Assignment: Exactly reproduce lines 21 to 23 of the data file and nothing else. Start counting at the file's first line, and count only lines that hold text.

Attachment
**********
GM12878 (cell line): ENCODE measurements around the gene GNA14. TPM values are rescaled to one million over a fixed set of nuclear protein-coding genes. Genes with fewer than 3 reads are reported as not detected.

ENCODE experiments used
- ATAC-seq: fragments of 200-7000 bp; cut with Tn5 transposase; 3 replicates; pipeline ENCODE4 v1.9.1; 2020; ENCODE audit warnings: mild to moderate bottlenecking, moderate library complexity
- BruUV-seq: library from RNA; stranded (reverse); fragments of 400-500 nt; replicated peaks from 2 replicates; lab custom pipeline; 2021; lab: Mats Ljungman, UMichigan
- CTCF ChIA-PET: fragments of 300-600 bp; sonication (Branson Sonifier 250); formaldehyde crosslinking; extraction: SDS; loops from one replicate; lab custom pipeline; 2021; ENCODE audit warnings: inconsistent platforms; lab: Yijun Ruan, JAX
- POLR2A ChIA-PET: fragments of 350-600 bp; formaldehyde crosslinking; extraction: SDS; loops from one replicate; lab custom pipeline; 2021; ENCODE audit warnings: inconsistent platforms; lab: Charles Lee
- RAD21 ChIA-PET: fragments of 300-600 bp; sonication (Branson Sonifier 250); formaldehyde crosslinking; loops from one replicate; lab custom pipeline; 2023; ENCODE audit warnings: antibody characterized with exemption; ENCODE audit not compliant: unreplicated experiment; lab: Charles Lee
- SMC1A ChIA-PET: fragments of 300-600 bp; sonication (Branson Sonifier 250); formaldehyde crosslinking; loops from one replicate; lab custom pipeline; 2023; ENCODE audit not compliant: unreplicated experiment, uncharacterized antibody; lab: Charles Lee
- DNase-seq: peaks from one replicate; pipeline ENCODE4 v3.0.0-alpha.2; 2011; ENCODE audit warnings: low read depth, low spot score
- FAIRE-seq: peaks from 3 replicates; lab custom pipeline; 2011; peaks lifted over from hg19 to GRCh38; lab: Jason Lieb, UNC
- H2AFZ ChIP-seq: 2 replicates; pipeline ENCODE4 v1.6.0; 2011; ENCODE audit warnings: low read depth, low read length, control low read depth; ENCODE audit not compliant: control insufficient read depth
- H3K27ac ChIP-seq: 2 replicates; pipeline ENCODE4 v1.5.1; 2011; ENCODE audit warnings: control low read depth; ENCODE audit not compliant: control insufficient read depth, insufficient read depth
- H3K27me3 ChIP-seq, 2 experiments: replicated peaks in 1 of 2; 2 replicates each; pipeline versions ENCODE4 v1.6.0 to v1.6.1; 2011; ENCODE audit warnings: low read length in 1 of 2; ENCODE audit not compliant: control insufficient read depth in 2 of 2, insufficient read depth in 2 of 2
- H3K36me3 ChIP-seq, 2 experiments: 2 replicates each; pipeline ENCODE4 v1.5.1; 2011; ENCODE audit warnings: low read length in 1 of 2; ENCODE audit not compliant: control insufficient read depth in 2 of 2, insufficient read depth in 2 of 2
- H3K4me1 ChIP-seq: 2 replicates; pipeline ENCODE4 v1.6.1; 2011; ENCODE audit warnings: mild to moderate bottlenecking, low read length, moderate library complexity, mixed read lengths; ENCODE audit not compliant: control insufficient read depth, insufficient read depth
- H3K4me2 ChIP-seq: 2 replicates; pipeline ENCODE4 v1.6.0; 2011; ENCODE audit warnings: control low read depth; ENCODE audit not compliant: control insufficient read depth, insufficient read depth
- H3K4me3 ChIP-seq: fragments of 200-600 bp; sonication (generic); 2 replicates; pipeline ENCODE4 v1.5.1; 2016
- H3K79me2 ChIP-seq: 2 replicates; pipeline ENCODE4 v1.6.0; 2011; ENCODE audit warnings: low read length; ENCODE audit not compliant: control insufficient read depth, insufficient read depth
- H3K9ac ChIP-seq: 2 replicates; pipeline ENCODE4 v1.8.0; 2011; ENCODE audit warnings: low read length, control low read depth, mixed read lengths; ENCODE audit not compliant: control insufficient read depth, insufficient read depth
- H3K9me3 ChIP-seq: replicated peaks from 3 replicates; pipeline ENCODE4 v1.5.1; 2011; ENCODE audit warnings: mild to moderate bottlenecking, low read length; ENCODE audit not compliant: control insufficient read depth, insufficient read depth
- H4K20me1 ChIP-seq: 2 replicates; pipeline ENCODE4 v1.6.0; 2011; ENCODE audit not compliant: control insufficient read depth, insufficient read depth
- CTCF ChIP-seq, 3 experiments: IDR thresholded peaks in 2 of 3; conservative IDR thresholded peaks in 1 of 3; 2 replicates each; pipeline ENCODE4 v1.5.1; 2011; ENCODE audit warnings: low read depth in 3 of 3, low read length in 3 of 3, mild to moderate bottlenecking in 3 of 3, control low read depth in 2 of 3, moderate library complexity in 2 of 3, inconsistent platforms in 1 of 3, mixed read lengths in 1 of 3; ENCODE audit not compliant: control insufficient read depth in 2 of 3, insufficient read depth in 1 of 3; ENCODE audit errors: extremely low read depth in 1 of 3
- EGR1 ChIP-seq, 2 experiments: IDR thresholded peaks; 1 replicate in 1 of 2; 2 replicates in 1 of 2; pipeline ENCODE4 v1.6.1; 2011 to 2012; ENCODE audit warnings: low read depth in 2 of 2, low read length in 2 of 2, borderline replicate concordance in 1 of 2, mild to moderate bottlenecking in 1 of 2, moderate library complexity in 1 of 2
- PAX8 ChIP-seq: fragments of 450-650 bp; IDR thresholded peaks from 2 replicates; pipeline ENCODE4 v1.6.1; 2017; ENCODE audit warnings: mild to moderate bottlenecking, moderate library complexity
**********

- H4K20me1 ChIP-seq: 2 replicates; pipeline ENCODE4 v1.6.0; 2011; ENCODE audit not compliant: control insufficient read depth, insufficient read depth
- CTCF ChIP-seq, 3 experiments: IDR thresholded peaks in 2 of 3; conservative IDR thresholded peaks in 1 of 3; 2 replicates each; pipeline ENCODE4 v1.5.1; 2011; ENCODE audit warnings: low read depth in 3 of 3, low read length in 3 of 3, mild to moderate bottlenecking in 3 of 3, control low read depth in 2 of 3, moderate library complexity in 2 of 3, inconsistent platforms in 1 of 3, mixed read lengths in 1 of 3; ENCODE audit not compliant: control insufficient read depth in 2 of 3, insufficient read depth in 1 of 3; ENCODE audit errors: extremely low read depth in 1 of 3
- EGR1 ChIP-seq, 2 experiments: IDR thresholded peaks; 1 replicate in 1 of 2; 2 replicates in 1 of 2; pipeline ENCODE4 v1.6.1; 2011 to 2012; ENCODE audit warnings: low read depth in 2 of 2, low read length in 2 of 2, borderline replicate concordance in 1 of 2, mild to moderate bottlenecking in 1 of 2, moderate library complexity in 1 of 2